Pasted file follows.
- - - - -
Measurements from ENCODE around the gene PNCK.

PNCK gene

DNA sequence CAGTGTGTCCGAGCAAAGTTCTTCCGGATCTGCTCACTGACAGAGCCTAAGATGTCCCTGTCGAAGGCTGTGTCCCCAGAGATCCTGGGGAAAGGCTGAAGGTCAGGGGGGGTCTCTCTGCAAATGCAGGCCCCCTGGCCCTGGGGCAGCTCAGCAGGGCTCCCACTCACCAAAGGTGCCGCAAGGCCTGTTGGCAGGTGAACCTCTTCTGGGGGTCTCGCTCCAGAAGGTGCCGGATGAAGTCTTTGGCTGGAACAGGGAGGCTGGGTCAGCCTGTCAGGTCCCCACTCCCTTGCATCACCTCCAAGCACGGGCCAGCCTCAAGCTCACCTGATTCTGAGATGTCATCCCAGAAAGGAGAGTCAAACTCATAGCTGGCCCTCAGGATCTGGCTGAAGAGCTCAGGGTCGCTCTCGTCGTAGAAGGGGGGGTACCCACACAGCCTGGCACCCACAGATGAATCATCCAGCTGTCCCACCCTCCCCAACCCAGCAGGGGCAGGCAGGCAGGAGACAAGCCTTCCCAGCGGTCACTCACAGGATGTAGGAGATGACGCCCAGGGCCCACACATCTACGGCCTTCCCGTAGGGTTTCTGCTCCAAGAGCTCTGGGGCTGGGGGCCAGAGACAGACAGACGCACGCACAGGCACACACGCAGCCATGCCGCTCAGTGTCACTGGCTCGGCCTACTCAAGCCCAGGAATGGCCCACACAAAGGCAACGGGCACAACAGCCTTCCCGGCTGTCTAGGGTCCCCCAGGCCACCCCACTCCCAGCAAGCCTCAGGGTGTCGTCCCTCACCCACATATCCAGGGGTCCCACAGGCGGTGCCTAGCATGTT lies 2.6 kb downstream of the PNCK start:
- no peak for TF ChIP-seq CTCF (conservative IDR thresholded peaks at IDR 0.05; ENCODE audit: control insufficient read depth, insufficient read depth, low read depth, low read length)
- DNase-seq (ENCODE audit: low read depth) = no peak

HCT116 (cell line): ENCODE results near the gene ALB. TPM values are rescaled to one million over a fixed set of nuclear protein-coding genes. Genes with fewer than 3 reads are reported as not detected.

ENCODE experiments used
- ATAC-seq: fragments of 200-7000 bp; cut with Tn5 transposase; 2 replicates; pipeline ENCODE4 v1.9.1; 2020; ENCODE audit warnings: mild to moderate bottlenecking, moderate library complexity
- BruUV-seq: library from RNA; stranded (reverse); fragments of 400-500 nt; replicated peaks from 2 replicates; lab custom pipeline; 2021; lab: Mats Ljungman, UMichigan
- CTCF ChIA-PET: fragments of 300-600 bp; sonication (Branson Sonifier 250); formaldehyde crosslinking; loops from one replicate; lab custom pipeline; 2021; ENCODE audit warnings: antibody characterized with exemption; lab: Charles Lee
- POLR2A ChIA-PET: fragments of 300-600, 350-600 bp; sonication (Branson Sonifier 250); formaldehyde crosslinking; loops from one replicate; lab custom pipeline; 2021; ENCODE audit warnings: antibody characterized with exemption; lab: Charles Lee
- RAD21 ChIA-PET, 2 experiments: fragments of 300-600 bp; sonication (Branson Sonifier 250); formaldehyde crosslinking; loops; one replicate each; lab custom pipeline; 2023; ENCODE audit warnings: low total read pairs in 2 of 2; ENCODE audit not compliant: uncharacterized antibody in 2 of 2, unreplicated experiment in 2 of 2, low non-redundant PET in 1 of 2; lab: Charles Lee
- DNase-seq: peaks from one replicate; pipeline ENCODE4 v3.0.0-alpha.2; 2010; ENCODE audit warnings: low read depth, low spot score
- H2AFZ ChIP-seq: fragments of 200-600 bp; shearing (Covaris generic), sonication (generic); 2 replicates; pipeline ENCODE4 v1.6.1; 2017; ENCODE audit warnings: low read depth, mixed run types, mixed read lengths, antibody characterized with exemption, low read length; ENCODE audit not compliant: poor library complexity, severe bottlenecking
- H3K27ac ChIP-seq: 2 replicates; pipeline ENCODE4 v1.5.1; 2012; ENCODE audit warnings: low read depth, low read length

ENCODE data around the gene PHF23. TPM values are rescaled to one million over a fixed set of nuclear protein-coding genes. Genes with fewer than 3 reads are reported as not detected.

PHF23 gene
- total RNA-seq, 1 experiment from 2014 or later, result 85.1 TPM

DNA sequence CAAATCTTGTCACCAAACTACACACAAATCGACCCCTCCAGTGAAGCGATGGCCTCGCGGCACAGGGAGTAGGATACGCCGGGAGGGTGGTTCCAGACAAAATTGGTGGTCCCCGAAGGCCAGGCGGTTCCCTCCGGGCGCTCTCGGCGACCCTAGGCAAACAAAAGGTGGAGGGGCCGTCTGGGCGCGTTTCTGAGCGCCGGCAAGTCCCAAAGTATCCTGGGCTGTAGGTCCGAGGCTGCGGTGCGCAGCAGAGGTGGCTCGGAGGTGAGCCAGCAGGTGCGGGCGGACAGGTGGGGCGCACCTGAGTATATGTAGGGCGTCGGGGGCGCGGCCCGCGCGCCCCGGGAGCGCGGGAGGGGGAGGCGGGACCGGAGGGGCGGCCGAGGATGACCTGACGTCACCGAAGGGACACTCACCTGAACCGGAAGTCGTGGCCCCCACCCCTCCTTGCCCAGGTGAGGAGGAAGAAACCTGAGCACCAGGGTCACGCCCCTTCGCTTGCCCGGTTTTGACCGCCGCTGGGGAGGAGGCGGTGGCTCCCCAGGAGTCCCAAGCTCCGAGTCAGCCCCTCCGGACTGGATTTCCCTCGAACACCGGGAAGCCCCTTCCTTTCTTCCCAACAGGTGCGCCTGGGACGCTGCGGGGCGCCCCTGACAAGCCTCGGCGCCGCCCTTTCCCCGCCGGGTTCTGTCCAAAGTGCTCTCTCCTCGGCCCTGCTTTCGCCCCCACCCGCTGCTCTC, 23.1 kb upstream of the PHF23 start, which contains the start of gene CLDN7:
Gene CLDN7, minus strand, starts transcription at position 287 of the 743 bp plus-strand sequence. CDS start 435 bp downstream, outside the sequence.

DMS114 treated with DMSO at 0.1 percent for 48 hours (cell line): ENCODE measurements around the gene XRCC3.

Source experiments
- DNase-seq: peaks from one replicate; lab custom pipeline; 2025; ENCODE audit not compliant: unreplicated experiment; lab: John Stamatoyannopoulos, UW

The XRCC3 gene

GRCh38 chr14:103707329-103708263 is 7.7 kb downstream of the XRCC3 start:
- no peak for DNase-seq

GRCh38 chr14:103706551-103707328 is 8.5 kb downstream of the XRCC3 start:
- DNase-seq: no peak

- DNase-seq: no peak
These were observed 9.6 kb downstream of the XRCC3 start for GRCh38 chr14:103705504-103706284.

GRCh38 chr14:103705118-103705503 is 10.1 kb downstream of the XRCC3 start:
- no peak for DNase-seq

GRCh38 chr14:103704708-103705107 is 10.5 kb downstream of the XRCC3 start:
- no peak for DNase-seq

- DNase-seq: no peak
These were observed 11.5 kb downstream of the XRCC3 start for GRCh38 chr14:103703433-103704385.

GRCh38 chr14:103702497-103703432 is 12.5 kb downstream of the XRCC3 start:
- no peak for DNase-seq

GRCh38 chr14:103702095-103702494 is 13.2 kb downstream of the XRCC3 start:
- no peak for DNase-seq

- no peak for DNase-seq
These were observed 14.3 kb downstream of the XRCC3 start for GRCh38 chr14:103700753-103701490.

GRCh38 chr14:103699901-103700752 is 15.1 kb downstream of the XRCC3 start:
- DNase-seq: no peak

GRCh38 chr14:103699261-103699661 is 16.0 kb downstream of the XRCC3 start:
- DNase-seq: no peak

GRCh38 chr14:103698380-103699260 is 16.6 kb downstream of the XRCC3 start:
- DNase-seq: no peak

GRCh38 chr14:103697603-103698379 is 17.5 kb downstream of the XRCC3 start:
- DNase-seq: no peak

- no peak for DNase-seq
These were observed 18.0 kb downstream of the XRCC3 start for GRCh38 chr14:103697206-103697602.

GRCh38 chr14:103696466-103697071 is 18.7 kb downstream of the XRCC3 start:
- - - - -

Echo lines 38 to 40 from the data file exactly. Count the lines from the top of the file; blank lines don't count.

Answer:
- no peak for DNase-seq

GRCh38 chr14:103702095-103702494 is 13.2 kb downstream of the XRCC3 start:
- no peak for DNase-seq